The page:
what conclusion can we draw except that the external motivations, like the ones just described, are

A Nation at Risk: The Imperative for Educational Reform, The National Commission on Excellence in
Education, April (1983). Retrieved from

Sanders, Jeff, and Rachel Ticktin, Finding the Root Cause of Student Apathy, The College of New
Jersey, n.d. Web. 27 Jan. 2013. <>

running on fumes, falling far short of what it is they promise. In short, if a student cant learn in
America with all the external rewards that our country offers, then what possible carrot of
motivation is left? This should tell us something about the state of education in America, not to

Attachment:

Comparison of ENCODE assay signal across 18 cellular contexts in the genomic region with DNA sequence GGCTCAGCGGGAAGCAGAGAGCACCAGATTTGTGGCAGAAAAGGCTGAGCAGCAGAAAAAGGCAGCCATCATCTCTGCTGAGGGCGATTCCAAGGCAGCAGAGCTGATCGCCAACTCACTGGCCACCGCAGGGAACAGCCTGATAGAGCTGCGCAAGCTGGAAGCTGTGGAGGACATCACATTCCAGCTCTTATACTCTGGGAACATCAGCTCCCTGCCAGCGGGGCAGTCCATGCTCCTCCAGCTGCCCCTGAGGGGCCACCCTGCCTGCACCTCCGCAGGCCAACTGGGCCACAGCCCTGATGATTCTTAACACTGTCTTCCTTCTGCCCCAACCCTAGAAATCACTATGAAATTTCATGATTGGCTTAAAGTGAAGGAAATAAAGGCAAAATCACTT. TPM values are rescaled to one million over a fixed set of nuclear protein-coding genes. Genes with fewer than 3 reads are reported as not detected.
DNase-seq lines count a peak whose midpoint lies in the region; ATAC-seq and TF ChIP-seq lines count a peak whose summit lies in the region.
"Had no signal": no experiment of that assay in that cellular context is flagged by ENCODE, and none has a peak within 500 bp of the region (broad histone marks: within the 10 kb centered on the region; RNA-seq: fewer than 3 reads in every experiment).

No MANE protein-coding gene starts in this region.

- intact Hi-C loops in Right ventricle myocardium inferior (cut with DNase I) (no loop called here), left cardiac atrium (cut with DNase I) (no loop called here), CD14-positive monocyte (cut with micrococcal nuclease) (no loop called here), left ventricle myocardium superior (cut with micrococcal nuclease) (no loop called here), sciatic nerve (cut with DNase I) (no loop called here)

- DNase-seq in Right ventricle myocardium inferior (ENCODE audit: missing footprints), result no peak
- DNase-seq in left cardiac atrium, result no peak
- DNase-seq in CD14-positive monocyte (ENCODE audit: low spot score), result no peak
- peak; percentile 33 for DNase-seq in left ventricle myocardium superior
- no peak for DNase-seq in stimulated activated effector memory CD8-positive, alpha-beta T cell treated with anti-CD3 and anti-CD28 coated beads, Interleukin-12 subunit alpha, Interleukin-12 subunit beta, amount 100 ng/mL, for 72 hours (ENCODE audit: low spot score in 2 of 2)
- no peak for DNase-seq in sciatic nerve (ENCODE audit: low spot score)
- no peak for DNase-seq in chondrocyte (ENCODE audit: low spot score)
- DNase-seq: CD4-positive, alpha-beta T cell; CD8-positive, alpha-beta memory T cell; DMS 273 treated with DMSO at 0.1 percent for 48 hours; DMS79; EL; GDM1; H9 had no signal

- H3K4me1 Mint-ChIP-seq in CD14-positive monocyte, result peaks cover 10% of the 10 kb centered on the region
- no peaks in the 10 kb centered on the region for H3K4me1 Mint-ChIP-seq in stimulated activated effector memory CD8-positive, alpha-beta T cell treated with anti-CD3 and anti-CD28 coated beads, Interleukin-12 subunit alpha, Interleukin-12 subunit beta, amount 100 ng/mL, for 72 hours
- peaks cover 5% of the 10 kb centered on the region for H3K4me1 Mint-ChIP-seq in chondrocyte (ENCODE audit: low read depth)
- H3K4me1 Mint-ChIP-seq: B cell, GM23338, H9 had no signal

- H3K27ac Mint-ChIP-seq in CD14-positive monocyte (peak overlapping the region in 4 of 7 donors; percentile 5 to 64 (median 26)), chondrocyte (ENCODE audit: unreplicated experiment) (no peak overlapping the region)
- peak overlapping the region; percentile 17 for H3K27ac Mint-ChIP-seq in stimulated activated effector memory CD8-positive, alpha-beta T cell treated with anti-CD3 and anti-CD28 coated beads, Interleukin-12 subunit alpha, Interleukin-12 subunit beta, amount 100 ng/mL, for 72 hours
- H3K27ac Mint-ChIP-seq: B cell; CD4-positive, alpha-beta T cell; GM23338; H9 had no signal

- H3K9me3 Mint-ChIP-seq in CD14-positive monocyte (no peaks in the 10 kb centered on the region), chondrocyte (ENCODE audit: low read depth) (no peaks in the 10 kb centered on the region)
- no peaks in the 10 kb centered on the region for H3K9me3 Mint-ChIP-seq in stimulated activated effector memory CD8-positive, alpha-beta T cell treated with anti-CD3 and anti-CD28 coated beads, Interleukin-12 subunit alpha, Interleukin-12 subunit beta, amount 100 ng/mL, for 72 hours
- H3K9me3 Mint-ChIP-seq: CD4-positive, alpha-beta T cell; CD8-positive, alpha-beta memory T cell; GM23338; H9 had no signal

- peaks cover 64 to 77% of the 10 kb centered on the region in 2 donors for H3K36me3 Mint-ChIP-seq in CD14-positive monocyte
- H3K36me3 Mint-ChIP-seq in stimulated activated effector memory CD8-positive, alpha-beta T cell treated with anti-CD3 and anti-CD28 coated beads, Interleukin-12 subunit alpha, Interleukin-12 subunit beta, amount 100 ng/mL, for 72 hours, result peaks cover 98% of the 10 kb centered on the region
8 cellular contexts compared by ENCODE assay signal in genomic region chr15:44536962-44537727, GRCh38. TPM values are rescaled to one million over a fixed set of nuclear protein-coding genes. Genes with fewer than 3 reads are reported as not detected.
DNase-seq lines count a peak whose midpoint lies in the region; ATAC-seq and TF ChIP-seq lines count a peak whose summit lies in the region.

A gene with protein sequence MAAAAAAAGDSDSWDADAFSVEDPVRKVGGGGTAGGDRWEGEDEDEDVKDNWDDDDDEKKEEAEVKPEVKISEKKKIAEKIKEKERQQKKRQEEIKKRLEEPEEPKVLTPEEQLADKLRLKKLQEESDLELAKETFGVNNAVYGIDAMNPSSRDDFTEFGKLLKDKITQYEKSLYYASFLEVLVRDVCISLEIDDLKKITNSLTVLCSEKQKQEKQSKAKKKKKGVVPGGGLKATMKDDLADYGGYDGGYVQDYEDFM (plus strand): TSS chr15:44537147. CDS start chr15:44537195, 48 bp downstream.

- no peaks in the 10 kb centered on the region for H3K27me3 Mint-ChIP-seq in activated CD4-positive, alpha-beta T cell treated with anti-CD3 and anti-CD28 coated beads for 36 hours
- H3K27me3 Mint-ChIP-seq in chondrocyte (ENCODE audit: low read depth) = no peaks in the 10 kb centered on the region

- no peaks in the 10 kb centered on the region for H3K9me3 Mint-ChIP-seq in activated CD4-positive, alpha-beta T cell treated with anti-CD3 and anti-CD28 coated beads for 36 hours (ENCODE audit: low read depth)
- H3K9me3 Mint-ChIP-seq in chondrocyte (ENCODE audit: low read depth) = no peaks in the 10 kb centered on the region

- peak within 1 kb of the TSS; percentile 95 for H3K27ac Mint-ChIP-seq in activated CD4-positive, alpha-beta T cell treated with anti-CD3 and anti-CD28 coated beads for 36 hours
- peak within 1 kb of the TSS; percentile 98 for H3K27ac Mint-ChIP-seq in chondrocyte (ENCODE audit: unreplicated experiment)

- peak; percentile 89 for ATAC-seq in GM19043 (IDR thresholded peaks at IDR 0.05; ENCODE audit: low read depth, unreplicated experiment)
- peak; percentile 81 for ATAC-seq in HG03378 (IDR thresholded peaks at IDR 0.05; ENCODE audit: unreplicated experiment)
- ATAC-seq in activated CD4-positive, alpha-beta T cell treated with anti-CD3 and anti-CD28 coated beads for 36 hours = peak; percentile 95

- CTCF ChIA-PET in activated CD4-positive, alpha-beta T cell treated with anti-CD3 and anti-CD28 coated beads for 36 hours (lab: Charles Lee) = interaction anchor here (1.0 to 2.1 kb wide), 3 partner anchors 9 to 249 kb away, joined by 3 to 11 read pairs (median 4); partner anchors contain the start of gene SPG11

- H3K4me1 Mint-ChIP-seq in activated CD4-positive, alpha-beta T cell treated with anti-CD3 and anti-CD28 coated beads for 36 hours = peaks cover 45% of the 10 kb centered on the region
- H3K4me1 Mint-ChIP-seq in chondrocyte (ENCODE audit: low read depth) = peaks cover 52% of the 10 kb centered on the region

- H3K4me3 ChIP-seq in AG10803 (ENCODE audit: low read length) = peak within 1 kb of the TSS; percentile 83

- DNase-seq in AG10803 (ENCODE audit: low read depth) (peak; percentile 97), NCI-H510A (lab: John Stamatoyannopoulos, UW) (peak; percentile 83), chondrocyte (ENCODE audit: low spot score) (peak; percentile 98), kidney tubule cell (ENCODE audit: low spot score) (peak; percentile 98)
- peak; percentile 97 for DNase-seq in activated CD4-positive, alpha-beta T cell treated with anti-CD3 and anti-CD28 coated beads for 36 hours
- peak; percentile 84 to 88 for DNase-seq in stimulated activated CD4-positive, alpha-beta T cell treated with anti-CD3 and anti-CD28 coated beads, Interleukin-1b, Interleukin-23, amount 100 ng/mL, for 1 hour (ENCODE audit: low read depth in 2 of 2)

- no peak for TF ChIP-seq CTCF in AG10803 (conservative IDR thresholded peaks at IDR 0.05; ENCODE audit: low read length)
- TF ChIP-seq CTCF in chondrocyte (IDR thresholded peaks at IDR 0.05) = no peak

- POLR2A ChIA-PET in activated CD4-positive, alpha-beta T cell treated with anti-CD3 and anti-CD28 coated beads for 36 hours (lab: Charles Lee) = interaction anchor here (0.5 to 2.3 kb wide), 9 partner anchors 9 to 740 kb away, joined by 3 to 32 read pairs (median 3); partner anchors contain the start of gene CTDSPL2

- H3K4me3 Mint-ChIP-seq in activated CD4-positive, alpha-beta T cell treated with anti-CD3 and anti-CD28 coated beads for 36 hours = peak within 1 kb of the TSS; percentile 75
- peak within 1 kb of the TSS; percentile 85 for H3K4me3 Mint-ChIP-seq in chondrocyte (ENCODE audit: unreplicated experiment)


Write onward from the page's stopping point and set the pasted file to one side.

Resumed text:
mention something of the explanations that we give to students as to why they should get one.
So, learning must find a basis in something other than external motivations. I agree with many
educators who believe that learning is best accomplished when a student is intrinsically motivated.
Intrinsic motivation is defined as the doing of an activity for its inherent satisfactions rather than
for some separable consequence. When intrinsically motivated, a person is moved to act for the
fun or challenge entailed rather than because of external prods, pressures, or rewards.4
The problem with intrinsic motivation, however, is that it typically applies to only those things that
one considers pleasurable or interesting. And, lets be honest, much of what goes on in the
classroom is neither interesting nor pleasurable for many students. What must occur, then, is that
students find ways to move from being unmotivated, which is often the case, to being intrinsically
motivated, which is less common. The diagram below, supplied by Ryan and Deci, illustrates this
movement (left to right).







I love to learn!

I hate school